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Friday, September 23, 2016

A New TED-Ed Lesson Explains Why There Are So Many Types of Apples

It is apple picking season here in New England. Take a stroll through a local orchard and you're likely to see a bunch of different types of apples. In fact, you might even find a type of apple that you haven't previously seen. The reason for this is explained in a new TED-Ed lesson titled Why Are There So Many Types of Apples?


In the lesson students can learn how new types of apples are developed, the benefits of developing new types of apples, and how many types of apples currently exist in the world.

MindMup Adds New Options to Their Mind Mapping Tool for Google Drive

MindMup is one of my favorite online mind mapping tools. MindMup works in your browser and it can be integrated into your Google Drive account where you can then collaborate with other users.

In the spring MindMup added an option for vertical structuring of mind maps and for creating hierarchies in your mind maps. This week a new design option was added to MindMup. You can now have multiple roots within the same mind map in MindMup. The branches coming off of each route can be connected to show overlap between the ideas originating from your multiple mind map roots. See the Tweet embedded below for a visual explanation of the newest MindMup feature.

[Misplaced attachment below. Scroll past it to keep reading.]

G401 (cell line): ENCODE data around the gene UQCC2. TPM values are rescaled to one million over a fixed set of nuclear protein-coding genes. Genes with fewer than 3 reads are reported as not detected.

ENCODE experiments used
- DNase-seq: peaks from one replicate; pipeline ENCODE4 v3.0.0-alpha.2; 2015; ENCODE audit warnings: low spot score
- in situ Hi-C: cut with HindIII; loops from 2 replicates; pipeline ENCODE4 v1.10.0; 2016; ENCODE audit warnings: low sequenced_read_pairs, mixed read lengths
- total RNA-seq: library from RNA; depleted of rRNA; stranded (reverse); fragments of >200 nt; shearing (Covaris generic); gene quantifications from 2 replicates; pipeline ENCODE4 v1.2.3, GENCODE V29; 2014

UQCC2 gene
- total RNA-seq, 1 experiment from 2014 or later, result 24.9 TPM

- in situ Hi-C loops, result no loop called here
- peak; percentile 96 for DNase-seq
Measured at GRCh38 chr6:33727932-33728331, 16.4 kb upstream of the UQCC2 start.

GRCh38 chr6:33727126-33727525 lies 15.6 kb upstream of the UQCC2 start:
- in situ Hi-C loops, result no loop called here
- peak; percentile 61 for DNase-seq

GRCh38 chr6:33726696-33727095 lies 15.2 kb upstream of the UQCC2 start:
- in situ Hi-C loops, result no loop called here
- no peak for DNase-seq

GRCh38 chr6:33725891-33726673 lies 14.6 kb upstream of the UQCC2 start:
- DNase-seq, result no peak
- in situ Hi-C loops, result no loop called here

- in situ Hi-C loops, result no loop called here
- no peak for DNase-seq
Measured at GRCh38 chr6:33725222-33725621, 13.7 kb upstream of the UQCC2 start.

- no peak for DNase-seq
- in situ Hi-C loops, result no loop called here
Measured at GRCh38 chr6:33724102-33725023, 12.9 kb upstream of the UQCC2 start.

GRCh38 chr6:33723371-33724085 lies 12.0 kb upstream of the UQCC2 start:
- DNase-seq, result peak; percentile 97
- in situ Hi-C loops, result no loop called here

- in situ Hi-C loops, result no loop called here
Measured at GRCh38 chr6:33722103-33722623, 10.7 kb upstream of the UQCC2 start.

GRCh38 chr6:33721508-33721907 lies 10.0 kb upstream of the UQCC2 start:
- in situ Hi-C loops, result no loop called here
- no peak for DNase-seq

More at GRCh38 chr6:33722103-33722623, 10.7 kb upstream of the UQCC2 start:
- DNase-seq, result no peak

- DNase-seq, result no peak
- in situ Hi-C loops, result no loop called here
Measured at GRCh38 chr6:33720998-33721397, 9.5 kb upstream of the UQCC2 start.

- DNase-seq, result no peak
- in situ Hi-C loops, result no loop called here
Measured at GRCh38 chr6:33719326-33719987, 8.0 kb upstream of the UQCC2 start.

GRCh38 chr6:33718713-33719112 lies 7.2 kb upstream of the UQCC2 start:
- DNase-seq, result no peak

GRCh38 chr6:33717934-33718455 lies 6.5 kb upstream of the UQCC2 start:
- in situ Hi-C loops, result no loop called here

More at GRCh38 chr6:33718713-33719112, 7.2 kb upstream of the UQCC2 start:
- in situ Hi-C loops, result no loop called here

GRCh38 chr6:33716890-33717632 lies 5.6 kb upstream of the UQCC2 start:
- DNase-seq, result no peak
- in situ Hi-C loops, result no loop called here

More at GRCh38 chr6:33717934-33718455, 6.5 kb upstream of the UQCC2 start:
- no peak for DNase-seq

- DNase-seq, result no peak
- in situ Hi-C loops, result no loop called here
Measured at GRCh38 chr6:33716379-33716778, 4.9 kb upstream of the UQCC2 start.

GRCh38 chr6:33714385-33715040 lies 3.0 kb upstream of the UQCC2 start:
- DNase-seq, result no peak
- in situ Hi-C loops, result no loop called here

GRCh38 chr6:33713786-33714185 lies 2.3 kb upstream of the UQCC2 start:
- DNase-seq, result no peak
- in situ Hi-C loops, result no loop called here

Applications for Education
Creating mind maps is one of my favorite ways to organize ideas and information. I've often had my students create mind maps as an exercise in making visual connections between important concepts, events, and people in a unit of study. The new multiple roots option in MindMup could make a good tool for having students illustrate the connections between ideas originating from different places.

Which Parts of the Brain Do What?

Which Parts of the Brain Do What? is the title of a new MinuteEarth video. In the short video students can learn a bit about the origins of brain studies, how FRMIs changed the way brain function is studied, and why correlation does not always equal causation. The video also introduces students to the terms brain lesion, Broca’s area, fusiform face area, hippocampus, and amygdala. A look at the video notes on YouTube will provide you with a list of the resources used in creating the video.



If you want your students do more than just watch this video, you could have them take notes while watching then share their notes with you. These three tools will enable them to do that. You could also develop a quiz based on this video by using the Vizia video quiz creation tool.